Welcome to Whittier, Alaska, population 174. If you are in Whittier, you arrived here in one of two ways, either by boat or by an exciting two and a half mile drive through a mountain tunnel. The town of Whittier has only 12 square miles of land and does not have much to offer the average traveler.
A handful of restaurants, one bar, an apartment complex that houses the entire town, fishing boats, and a train station are all you will find. This strange city sits on a beautiful bay nestled by Alaskan mountains, the scene is serene, a nice fishing town, but what is that monstrosity looming in the distance.
The Buckner Building, otherwise known as “The City Under One Roof” sits abandoned, watching over the town. A building that was once the pride of Alaska, the largest building in the entire state, now sits as an eye sore to the community. It has been left in the hands of nature and urban decay.
The Buckner Building took 5 years to construct and was completed in 1953. The “City Under One Roof” is comprised of 273,660 square feet, which offered its military tenants 1000 apartments, shops, gymnasium, pool, hospital, library, rifle range, bowling alley, movie theater, and radio station. Everything needed by someone living in Whittier was available without ever leaving the facility.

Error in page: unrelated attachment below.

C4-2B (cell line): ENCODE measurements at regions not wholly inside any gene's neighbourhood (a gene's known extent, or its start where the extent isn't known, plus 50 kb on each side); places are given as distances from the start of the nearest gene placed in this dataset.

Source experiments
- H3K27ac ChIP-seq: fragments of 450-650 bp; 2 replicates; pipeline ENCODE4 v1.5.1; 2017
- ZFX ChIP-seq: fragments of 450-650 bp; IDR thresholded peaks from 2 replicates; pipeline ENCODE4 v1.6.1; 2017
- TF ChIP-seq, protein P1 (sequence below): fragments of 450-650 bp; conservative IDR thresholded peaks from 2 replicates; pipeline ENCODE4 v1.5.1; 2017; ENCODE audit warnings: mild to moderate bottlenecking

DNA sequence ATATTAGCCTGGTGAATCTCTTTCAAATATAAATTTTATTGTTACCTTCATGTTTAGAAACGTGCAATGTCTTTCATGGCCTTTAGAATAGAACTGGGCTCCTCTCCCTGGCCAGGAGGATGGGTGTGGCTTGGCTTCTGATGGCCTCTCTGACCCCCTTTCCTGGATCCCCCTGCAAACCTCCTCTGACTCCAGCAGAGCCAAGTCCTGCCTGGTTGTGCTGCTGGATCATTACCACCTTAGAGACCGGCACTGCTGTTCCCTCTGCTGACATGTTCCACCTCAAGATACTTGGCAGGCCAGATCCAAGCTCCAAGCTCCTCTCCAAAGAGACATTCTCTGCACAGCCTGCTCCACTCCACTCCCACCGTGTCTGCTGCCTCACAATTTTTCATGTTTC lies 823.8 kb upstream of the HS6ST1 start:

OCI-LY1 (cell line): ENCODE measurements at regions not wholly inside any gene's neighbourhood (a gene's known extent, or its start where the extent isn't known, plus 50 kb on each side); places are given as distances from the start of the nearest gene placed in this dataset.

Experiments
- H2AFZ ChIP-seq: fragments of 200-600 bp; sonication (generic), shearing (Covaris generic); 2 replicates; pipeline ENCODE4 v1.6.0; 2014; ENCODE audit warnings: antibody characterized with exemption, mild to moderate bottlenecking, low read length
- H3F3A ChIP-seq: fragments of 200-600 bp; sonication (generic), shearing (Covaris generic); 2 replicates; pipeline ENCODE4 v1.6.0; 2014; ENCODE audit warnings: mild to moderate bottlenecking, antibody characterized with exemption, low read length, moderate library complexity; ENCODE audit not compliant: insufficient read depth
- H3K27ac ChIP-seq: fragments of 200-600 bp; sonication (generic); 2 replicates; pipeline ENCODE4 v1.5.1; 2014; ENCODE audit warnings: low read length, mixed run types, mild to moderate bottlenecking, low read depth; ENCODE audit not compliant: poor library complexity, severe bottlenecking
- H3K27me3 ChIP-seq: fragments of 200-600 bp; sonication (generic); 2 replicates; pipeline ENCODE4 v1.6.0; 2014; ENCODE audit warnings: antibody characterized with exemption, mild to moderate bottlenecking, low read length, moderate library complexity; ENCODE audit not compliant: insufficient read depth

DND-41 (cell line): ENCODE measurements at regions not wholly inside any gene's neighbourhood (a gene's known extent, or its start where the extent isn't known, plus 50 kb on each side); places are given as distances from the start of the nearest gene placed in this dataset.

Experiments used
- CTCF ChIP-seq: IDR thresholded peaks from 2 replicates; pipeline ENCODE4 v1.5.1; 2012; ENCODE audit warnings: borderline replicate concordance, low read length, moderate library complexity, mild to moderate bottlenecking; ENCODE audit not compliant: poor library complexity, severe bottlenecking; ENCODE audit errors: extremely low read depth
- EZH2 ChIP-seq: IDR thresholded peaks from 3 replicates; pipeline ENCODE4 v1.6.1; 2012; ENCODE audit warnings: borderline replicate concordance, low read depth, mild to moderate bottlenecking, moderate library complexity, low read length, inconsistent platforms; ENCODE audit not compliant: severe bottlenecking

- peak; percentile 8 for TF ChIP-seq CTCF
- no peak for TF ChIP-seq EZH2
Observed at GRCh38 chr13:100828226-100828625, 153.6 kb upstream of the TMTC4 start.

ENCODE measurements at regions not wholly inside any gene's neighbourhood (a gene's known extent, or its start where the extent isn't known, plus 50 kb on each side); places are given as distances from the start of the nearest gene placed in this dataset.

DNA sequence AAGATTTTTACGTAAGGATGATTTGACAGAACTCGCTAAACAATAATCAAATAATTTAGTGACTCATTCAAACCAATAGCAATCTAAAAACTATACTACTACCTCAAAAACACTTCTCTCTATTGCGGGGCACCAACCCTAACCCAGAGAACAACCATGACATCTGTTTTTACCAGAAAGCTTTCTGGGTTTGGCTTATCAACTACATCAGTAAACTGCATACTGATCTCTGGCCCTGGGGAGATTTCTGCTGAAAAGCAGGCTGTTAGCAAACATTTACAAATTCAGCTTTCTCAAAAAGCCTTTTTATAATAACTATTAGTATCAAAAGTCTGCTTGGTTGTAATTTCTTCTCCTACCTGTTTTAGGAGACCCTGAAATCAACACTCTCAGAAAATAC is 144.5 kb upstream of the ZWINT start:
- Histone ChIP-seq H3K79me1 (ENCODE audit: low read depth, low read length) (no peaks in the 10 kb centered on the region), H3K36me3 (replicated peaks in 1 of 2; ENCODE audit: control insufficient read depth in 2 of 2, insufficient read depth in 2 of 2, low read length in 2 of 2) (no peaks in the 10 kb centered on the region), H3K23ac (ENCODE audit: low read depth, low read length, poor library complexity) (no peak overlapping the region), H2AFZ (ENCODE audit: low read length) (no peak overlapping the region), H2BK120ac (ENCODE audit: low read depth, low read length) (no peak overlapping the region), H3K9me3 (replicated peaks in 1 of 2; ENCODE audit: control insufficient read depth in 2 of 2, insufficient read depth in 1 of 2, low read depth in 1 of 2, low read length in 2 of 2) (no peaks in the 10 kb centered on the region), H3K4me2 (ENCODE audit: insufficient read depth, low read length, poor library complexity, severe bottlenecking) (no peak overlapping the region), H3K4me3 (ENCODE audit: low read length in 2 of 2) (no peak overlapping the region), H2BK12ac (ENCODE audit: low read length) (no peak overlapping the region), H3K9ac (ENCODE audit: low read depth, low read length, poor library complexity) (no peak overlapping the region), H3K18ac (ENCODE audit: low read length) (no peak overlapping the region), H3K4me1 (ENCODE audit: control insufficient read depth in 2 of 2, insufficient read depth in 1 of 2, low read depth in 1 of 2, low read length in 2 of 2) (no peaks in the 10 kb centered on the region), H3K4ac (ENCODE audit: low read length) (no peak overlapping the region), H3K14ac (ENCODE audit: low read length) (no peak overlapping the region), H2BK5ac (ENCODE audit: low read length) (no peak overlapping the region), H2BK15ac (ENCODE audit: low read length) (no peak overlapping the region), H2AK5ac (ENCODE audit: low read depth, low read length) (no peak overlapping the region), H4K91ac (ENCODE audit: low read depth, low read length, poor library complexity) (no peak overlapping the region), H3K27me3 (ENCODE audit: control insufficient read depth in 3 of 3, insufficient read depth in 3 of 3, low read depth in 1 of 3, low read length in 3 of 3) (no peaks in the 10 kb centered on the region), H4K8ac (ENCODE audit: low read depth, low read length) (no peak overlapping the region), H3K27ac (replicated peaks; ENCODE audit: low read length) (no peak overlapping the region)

The life of the Buckner Building was short lived. In 1964, the Great Alaskan Earthquake and Tsunami rocked Whittier. Unfortunately, Whittier was the closest town to the epicenter of the quake. Waves crashed in at a height of 31.7 meters above low tide, killing 12 people and causing 10 million dollars in damages. The Buckner Building suffered incredible damages and was condemned.
Now, over 40 years later, a town that was built to house 30,000 people in two buildings, is home to only 174. The building stands today only because the city cannot afford to have it demolished, due to the high cost of removing the asbestos and deconstructed debris. The “City Under One Roof” has been left in the hands of nature, vandals, and those who dare to enter its confines, as it is rumored to be haunted.
© Jillian Adolf Photography